NCR, Unisys Plan Check Imaging for IBM Systems
In an aggressive attempt to preempt IBM Corp. in the emerging field of check imaging, NCR Corp. and Unisys Corp. are preparing to introduce systems compatible with IBM equipment and software, market sources say.
The separate initiatives of IBM's competitors could save banks money because their imaging plans would not be tied to a single brand name.
An Eager Market
The Unisys and NCR products could also speed the installation of image check processing by customers of IBM, which is the leading computer company but whose development of the technology has hit technical snags.
Many bankers have been eager to embrace image processing, which would allow them to process checks and other documents more efficiently and offer new fee-based products such as statements with laser-printed images of checks, rather than the actual documents.
The "open systems" of Unisys and NCR, which is a subsidiary of American Telephone & Telegraph Co., promise the "cost benefit of image technology without having to gut your existing investment," said Bob Hill, vice president of check processing at Wachovia Corp., which is acting as the test site for NCR's system.
"You don't have to replace your IBM system," he added.
According to consultants familiar with the Unisys and NCR plans, the new systems could be available to banks in the first quarter of 1992.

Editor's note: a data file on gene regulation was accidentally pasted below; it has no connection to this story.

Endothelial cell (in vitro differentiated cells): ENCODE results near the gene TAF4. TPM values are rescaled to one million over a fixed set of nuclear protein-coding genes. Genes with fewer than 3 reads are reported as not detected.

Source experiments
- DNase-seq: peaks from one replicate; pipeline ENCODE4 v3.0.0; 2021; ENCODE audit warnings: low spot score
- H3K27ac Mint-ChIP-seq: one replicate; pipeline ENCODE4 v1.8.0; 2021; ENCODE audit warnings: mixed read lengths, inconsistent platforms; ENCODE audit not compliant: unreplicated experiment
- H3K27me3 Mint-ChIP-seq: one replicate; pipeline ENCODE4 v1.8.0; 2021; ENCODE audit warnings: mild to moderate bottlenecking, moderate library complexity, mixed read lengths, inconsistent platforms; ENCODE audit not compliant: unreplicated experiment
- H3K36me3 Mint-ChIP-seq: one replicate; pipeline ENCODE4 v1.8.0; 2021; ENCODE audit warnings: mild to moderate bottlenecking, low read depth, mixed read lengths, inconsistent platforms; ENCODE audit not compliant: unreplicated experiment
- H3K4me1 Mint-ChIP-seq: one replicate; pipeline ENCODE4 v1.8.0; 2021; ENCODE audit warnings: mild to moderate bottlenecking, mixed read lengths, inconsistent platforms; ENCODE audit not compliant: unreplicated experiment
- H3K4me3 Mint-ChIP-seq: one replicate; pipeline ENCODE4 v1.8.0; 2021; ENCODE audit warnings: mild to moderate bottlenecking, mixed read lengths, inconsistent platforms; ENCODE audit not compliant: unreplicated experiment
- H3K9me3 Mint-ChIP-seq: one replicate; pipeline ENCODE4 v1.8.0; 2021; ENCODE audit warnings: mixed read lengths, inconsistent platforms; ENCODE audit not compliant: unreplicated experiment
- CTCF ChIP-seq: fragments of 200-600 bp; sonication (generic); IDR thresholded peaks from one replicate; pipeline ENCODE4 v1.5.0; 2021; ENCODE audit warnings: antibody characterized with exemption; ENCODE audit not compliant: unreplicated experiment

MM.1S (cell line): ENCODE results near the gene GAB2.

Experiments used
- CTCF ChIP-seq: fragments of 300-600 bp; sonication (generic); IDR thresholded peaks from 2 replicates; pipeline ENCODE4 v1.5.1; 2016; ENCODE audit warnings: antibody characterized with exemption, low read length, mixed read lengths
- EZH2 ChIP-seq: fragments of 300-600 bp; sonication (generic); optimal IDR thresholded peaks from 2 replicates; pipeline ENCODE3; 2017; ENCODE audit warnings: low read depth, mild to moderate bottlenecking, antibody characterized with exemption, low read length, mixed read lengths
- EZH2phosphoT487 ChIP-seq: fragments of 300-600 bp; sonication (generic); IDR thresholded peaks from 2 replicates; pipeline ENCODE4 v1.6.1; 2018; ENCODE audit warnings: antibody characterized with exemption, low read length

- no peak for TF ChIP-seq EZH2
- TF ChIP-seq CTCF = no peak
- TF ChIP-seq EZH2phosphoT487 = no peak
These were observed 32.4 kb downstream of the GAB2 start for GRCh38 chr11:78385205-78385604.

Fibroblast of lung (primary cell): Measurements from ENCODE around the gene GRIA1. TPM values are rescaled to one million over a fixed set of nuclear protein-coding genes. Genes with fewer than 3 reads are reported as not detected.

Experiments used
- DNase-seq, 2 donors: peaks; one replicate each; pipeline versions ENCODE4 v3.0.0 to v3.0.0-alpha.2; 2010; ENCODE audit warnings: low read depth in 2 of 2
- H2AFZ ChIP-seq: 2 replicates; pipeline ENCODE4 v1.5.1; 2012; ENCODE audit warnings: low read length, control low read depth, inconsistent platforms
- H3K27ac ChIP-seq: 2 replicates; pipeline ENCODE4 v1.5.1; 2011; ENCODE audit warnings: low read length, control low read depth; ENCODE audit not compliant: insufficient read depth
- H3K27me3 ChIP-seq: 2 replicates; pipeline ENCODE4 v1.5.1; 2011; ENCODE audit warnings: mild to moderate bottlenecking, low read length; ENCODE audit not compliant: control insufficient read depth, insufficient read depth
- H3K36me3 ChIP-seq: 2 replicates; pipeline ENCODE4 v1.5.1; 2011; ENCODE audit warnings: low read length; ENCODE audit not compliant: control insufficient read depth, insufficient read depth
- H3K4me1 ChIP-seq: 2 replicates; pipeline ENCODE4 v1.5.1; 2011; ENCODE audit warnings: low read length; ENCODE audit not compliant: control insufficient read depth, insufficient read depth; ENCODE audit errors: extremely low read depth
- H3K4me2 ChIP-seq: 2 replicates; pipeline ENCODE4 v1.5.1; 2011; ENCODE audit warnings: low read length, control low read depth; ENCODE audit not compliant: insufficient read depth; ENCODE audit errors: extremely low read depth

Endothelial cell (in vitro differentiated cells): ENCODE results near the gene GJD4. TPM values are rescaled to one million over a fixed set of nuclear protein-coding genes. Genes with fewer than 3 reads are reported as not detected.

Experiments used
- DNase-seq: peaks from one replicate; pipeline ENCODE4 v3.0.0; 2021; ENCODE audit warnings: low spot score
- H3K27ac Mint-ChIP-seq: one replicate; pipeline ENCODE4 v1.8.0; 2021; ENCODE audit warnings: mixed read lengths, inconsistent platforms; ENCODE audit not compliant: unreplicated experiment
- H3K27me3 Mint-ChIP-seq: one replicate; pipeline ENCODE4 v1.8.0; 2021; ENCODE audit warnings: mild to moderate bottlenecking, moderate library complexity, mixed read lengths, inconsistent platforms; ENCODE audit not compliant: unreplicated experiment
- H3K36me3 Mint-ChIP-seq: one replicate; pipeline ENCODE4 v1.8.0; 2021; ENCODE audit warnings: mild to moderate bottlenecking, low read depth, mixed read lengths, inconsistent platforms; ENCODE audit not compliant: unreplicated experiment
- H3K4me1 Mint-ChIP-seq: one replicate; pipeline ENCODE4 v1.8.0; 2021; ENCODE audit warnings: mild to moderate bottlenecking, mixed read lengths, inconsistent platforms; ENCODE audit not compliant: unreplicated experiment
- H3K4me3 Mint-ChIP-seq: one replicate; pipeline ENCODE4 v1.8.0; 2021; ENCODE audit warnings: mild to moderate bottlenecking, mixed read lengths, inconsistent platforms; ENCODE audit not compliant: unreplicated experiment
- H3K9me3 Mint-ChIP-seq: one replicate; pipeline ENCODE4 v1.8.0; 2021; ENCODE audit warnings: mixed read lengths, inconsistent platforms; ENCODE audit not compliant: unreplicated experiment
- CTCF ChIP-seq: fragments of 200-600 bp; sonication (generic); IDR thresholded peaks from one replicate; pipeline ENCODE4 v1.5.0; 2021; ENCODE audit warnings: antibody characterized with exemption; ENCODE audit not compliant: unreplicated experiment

If the NCR and Unisys products can communicate with existing IBM hardware and software, they will be able to preserve banks' investments in systems from that still-dominant manufacturer of central, mainframe computers.
"One of the biggest issues that a bank has is all the back-end application [software], all the things that tie into the host processing system," said John Shain, president of Littlewood, Shain, a consulting firm.
No Choice Previously
Until now, banks that have IBM's proprietary software for controlling check processing functions have had no choice but to wait for an IBM check imaging system. The only alternative - one that few banks would be willing to make - is a costly conversion to another check processing system.
That puts banks married to IBM - 90% of all superregional and money-center institutions, according to some estimates - on hold for check image systems, which are supposed to dramatically cut back office costs and allow for new deposit-product nnovations.
IBM is still developing much of its image check processing software, and is expected to start delivering components in the second quarter of 1992.
Sources say the products under development at Unisys and NCR would handle the image capture and encoding functions and tie into IBM's Check Processing Control System (CPCS), the software that delivers check data to many other bank systems, such as demand-deposit accounting systems.
"What you will see by the end of the first quarter is an announcement that Unisys will be able to tie into CPCS," said a consultant familiar with Unisys' plans. "What they are working on is a way to replace [check encoding machines] with non-IBM devices that can provide communication between their boxes and IBM's."
Brian Blair, marketing director of the Unisys product, called InfoImage, declined to provide specifics on the products. "We are exploring various ways of how to integrate our InfoImage system with enterprise systems," he said.